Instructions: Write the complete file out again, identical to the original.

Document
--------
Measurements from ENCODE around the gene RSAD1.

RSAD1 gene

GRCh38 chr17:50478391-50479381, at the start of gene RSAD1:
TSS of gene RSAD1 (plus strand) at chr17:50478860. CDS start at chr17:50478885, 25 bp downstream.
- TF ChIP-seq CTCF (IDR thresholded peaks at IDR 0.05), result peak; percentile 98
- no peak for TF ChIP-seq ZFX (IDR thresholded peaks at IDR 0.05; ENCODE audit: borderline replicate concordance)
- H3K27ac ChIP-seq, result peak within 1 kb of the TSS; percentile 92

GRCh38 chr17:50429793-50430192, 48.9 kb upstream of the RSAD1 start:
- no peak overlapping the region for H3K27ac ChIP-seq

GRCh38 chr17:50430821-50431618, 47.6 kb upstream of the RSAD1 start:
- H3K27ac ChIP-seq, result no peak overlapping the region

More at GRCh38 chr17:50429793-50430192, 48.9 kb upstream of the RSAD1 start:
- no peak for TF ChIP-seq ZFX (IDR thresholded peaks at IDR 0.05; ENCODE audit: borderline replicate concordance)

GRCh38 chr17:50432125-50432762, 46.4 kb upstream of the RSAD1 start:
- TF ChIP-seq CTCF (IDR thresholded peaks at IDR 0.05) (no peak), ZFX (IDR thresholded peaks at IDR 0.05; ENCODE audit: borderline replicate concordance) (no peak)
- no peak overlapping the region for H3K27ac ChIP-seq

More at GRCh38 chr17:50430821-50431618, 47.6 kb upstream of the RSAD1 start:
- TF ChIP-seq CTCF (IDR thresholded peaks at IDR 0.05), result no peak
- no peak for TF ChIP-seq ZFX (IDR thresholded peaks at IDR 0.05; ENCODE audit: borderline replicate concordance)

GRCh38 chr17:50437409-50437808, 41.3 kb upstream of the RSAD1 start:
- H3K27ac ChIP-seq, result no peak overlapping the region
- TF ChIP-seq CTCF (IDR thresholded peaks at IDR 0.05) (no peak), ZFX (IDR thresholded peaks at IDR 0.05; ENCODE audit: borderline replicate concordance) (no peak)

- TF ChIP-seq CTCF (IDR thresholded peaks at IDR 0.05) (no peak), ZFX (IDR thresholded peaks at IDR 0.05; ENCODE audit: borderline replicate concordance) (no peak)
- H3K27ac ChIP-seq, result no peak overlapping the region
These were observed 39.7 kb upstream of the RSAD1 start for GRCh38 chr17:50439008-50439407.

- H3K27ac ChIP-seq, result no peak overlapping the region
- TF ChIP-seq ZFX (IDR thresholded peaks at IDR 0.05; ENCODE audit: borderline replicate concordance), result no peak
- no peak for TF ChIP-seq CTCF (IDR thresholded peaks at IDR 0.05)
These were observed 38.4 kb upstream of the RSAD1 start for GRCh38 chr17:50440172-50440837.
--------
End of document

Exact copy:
Measurements from ENCODE around the gene RSAD1.

RSAD1 gene

GRCh38 chr17:50478391-50479381, at the start of gene RSAD1:
TSS of gene RSAD1 (plus strand) at chr17:50478860. CDS start at chr17:50478885, 25 bp downstream.
- TF ChIP-seq CTCF (IDR thresholded peaks at IDR 0.05), result peak; percentile 98
- no peak for TF ChIP-seq ZFX (IDR thresholded peaks at IDR 0.05; ENCODE audit: borderline replicate concordance)
- H3K27ac ChIP-seq, result peak within 1 kb of the TSS; percentile 92

GRCh38 chr17:50429793-50430192, 48.9 kb upstream of the RSAD1 start:
- no peak overlapping the region for H3K27ac ChIP-seq

GRCh38 chr17:50430821-50431618, 47.6 kb upstream of the RSAD1 start:
- H3K27ac ChIP-seq, result no peak overlapping the region

More at GRCh38 chr17:50429793-50430192, 48.9 kb upstream of the RSAD1 start:
- no peak for TF ChIP-seq ZFX (IDR thresholded peaks at IDR 0.05; ENCODE audit: borderline replicate concordance)

GRCh38 chr17:50432125-50432762, 46.4 kb upstream of the RSAD1 start:
- TF ChIP-seq CTCF (IDR thresholded peaks at IDR 0.05) (no peak), ZFX (IDR thresholded peaks at IDR 0.05; ENCODE audit: borderline replicate concordance) (no peak)
- no peak overlapping the region for H3K27ac ChIP-seq

More at GRCh38 chr17:50430821-50431618, 47.6 kb upstream of the RSAD1 start:
- TF ChIP-seq CTCF (IDR thresholded peaks at IDR 0.05), result no peak
- no peak for TF ChIP-seq ZFX (IDR thresholded peaks at IDR 0.05; ENCODE audit: borderline replicate concordance)

GRCh38 chr17:50437409-50437808, 41.3 kb upstream of the RSAD1 start:
- H3K27ac ChIP-seq, result no peak overlapping the region
- TF ChIP-seq CTCF (IDR thresholded peaks at IDR 0.05) (no peak), ZFX (IDR thresholded peaks at IDR 0.05; ENCODE audit: borderline replicate concordance) (no peak)

- TF ChIP-seq CTCF (IDR thresholded peaks at IDR 0.05) (no peak), ZFX (IDR thresholded peaks at IDR 0.05; ENCODE audit: borderline replicate concordance) (no peak)
- H3K27ac ChIP-seq, result no peak overlapping the region
These were observed 39.7 kb upstream of the RSAD1 start for GRCh38 chr17:50439008-50439407.

- H3K27ac ChIP-seq, result no peak overlapping the region
- TF ChIP-seq ZFX (IDR thresholded peaks at IDR 0.05; ENCODE audit: borderline replicate concordance), result no peak
- no peak for TF ChIP-seq CTCF (IDR thresholded peaks at IDR 0.05)
These were observed 38.4 kb upstream of the RSAD1 start for GRCh38 chr17:50440172-50440837.